We all thought MPCs are great way to do monetary policy. In specific, Bank of England MPC model was seen as one of the ideal ones where one could express his views freely.

And then came this crisis questioning all basics and great ideas of economics we have learnt in recent years. And now this Blanchflower criticism of BoE MPC.

I haven’t heard anyone else criticise the other central banks’ MPC. May be we don’t have Blanchflower type members who are willing to stick their neck out. And this is not when he has moved out of MPC. He spoke for cutting rates very early and did it pretty openly. Or may be there are no such issues with other MPCs.

But I would doubt the second reason as most MPCs missed the recession. All simply looked at inflation and thought all is well. So, there would be issues in other MPCs as well. We need straight talking as Blanchflower to set things right. Otherwise, how will the MPC framework improve?

Equity Premium puzzle solved?

January 21, 2010

Fatih Guvenen of University of Minnesota has written an insightful paper on equity premium. As the paper is too technical, Minneapolis fed has a summary of the same.

First some basics. What is equity premium?

The equity premium—the higher return from stocks than from bonds—is an entrancing puzzle for economists. Standard theory suggests that stockholders should receive perhaps a 1 percent greater return from stocks than from safer bonds, to compensate for the larger risk inherent to equity investing. But the historical reality is dramatically different. Between 1926 and 1999 (to choose a period without recent booms and busts), stocks returned nearly 7 percent more per year than bonds.

Econ reasons:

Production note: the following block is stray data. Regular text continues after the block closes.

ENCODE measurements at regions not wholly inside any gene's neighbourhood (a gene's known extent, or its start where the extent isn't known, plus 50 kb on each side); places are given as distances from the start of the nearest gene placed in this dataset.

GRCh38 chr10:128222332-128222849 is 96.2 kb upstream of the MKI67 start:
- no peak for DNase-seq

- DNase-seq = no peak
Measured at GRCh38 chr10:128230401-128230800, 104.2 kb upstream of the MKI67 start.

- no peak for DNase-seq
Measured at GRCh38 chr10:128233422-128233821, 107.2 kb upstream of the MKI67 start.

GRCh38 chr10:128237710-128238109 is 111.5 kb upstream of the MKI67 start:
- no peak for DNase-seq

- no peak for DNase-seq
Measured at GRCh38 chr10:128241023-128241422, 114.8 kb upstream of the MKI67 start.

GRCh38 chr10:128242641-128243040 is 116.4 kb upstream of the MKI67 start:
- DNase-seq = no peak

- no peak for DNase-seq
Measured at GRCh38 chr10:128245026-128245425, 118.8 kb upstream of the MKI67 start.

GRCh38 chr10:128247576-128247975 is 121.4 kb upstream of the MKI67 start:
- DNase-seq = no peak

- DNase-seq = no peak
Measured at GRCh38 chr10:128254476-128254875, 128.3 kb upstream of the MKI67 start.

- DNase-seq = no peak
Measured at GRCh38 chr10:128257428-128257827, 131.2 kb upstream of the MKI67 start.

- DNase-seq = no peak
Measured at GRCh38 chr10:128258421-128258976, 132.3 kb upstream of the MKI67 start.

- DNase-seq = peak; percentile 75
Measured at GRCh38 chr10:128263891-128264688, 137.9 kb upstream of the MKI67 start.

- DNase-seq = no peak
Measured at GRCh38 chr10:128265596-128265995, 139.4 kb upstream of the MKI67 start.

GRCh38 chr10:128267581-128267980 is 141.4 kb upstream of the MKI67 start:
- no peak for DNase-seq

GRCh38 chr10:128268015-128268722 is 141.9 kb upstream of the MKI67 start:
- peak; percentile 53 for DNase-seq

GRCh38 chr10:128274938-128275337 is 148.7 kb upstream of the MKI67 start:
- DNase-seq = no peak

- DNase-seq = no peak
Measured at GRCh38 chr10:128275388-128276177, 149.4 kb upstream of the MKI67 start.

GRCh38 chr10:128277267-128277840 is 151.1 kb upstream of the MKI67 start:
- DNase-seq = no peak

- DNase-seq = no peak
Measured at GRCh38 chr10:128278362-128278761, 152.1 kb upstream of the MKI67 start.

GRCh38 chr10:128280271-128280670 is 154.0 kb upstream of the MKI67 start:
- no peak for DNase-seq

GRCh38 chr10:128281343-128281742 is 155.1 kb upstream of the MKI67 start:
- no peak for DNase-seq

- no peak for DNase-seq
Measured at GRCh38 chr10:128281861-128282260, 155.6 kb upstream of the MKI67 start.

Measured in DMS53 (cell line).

Euro: It Can’t Happen, It’s a Bad Idea, It Won’t Last

January 21, 2010

This is what major US (and few European) economists believed when the idea of one currency in Europe was floated (HT: Tyler Cowen).

In a paper next on my reading list, Lars Jonung and Eoin Drea track from 1989-2002 the comments and research of US economists on the prospect of European monetary union and the euro. Needless to say, most analysis was like the title of this blog post.

One should also read comments of a few economists who have kinda revised their views on EMU and Euro.

  • C. Fred Bergsten
  • Jeffry Frieden
  • C.A.E. Goodhart
  • Steve Hanke
  • Otmar Issing
  • Peter Kenen
  • Ronald McKinnon
  • George Selgin
  • Roland Vaubel
  • What do you think comes as a key insight from the above economists discussions on Euro? American economists looked at economics and theory of optimal currency areas to say EMU/Euro will not work. However, what was crucial behind EMU/Euro working was not economics but politics. The US economists did not understand politics behind the decision and called it a failure.

    Charles Goodhart even says once economics was taught as political economy. Later politics was just ignored and economics became supreme. To understand EMU/Euro a revisit to political economy is needed.

    I have learnt many lessons from this crisis and two stand put. One, it is so important to know economics history. Two politics is central to decision making. I just learnt how US political cycle prevented this crisis from becoming a depression. I don’t know why economists underestimate the two most of the times.

    95 finance lectures everyone should listen to

    January 21, 2010

    Jesse Young of Online Colleges sends me an email of this very useful compilation – 95 lectures on finance.

    It has lectures on basics, personal finance, business finance, crisis, investing, international issues etc.

    Happy reading. Thanks Jesse.

    %d bloggers like this: